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How I Teach Archery to Youth

NASP sounds like it has to do with outer space. At least that’s what I thought the first time I heard the acronym. NASP––National Archery in the Schools Program––has certifiably nothing to do with space, but gives kids the same kind of rush.

When asked if I’d like to become a certified teacher for our school, I rolled my eyes. I couldn’t shoot the side of a barn with both eyes open using binoculars! Do I want to teach children? With pointed tips? Weapons? I laughed and said, “Sign me up!”

My son Corey in NASP training.

One day in January, about four years ago, six of us (including one of my sons) headed to a nearby town for a 2-day archery training in both 4-H and NASP. Our small reservation school had no equipment; however, if we became 4-H trained we could borrow 4-H equipment. And with a NASP grant we could put in for school matching funds.  Which we did.

The training taught me I could shoot without binoculars and I was capable of teaching youth. Who knew? With NASP rules and regulations, our group began training sixth through twelfth graders. This year we’ve dropped down to grade four and they have hit the mark.

Our P.E. instructor at the school teaches them during class time beginning in January, and then we have afterschool clubs twice a week in February and March. This year we have two competitions instead of one: a local competition for grades four through seven and a second competition in the middle of the state at Central Washington University for grades eight through twelve. Both are state qualifying NASP competitions.

There are 11 steps to successful archery in the NASP program and when used with each shot, molds a masterful archer. They are:

  1. Stance—the archer straddles the shooting line with one foot on either side, with the inside toe a half step toward the target. The archers’ then place their bow on the inside toe to prove they are ready to shoot.
  2. Nock—the nocked end of the arrow is inserted into the bow string with the draw hand.
  3. Draw hand set—three fingers grip the bow string with the pads or the first joint of the fingers.
  4. Bow hand set—the archer places the bow in the bow hand with the meaty part of the thumb inside the grip to the lifeline of the palm.
  5. Pre-Draw—the archer lifts her arm allowing it to hinge at his shoulder so the shoulders remain level.
  6. Draw—smoothly pull or draw the string toward the right side of the archer’s face.
  7. Anchor—the index finger rests at the corner of the archer’s mouth.
  8. Aim—when the archer focuses on the target with the dominate eye.
  9. Shot set-up—the archer presses her shoulder blades together, transferring energy from arms to back, chest out.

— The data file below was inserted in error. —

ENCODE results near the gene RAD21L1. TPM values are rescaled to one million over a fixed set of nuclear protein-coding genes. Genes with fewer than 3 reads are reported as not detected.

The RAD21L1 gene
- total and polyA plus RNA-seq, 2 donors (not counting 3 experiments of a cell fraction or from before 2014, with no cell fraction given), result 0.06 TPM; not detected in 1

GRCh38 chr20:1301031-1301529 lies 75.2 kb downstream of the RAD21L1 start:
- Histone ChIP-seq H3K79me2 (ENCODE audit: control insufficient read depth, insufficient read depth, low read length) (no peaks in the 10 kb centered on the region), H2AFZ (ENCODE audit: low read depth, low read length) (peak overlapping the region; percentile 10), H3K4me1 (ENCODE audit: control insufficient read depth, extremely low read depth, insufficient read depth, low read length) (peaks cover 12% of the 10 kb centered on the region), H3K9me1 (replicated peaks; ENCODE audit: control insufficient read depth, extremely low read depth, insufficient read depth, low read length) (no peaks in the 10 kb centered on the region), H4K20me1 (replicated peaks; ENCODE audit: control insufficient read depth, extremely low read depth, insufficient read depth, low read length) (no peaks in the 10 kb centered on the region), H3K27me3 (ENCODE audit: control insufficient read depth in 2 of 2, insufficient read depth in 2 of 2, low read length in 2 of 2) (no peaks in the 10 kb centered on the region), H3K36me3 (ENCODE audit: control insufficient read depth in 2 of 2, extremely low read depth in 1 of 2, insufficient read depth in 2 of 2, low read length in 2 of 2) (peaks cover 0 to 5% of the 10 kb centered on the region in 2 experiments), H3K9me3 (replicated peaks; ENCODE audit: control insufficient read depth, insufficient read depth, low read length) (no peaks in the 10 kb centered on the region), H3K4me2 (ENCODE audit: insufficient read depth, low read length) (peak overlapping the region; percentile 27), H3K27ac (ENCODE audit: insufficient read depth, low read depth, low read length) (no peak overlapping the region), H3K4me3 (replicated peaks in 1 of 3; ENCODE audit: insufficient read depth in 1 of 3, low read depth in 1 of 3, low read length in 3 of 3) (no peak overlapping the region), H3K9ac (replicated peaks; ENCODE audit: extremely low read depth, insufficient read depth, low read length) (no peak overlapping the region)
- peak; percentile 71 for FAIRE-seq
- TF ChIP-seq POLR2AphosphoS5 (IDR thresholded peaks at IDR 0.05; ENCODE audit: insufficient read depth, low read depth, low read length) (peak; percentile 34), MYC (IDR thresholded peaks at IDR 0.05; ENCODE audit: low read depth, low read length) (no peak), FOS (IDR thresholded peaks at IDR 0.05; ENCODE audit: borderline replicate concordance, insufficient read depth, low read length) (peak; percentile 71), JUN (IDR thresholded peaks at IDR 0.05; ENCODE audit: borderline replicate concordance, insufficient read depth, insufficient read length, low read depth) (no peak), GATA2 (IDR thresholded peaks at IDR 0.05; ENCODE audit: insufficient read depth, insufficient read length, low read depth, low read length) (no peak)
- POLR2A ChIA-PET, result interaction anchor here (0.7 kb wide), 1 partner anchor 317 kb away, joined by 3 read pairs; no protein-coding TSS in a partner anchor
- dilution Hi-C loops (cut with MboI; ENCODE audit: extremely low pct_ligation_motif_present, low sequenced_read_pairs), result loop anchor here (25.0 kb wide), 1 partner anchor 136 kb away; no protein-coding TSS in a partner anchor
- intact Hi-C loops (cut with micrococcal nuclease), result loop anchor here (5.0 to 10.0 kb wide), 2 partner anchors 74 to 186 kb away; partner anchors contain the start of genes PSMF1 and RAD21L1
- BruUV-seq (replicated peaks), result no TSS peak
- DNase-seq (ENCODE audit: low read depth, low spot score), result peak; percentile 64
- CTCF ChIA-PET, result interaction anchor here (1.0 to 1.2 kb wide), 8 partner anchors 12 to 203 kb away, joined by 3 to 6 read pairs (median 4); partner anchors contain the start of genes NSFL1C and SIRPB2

10. Release—when the archer relaxes her fingers and back of hand from the string, releasing the arrow.
  11. Follow-Through/Reflect—upon release, the draw hand moves rearward, along the face and under the ear with fingers relaxed and reflects on the upon the position of the draw and bow hand to see that they are in the proper ending position.

I invite you to visit my Youtube channel and watch one of our students perform these steps.

This student attended nationals in Kentucky last year.

These steps are carried out both ten meters and fifteen meters from the targets both in practice and in competition.

For instruction and safety we use whistle signals: 2 blasts = archers get your bows; 1 blast = archers shoot (normally five arrows at a time); 3 blasts = retrieve your arrows from the target; 5 blasts or more = stop immediately, place bows in bow racks, and walk to the waiting line as there is danger.

The growth I’ve seen in our students has been tremendous. Confidence has soared, arms and core body strengthened, and kids are happy being involved in an individualized sport they can constantly improve upon.

Because most of our students are Native American, they hunt as part of their culture. They can now take these skills and put them to use in traditional customs.

This is another way to unplug for an indoor winter activity or outdoor activity with family and friends.


~Happy trails. And remember to gallop into adventure.

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  1. This post is a “keeper” for me. I have a bow and arrow scene in my first SS that anchors my WIP. The “nocked” step I had correct, but had no idea the process of aiming and shooting was so formal and detailed. Thank you.

    1. Carmen Peone says:

      Perfect, Judith. Email me if you have further questions for your WIP.

  2. Good luck with the Central Washington University competition. Keep us posted on the outcome!

    1. Carmen Peone says:

      Thank you, Gaby. I will!

  3. Alice Trego says:

    Neat article how you came to teach archery to kids, Carmen. Good for you! I loved archery when I was in school, but nowadays I’m not able to even pick up a bow off the rack at the sports store! Loved your “binoculars” analogy…

    1. Carmen Peone says:

      Thank you, Alice. This Friday we take kids to Central Washington University for the state competition. We are taking grades 8-12. Should be fun!I love to shoot, but don’t get enough time doing it. I need to make more time.

  4. What a great opportunity to relate to kids, Carmen. I’ll bet you are really appreciated. My oldest son and his son hunt with bow and arrow. My grandson got his first deer when he was 12. I tried out his bow and I couldn’t even bring it into position!

    1. Carmen Peone says:

      I love it, Mary! I know I cannot pull back my son’s bows and certainly not my husbands. I have my own bow that suits my strength and it’s a woman’s bow. I bet your grandson was super excited. Tell him congratulations! There is something said about those who bow hunt. What a skill!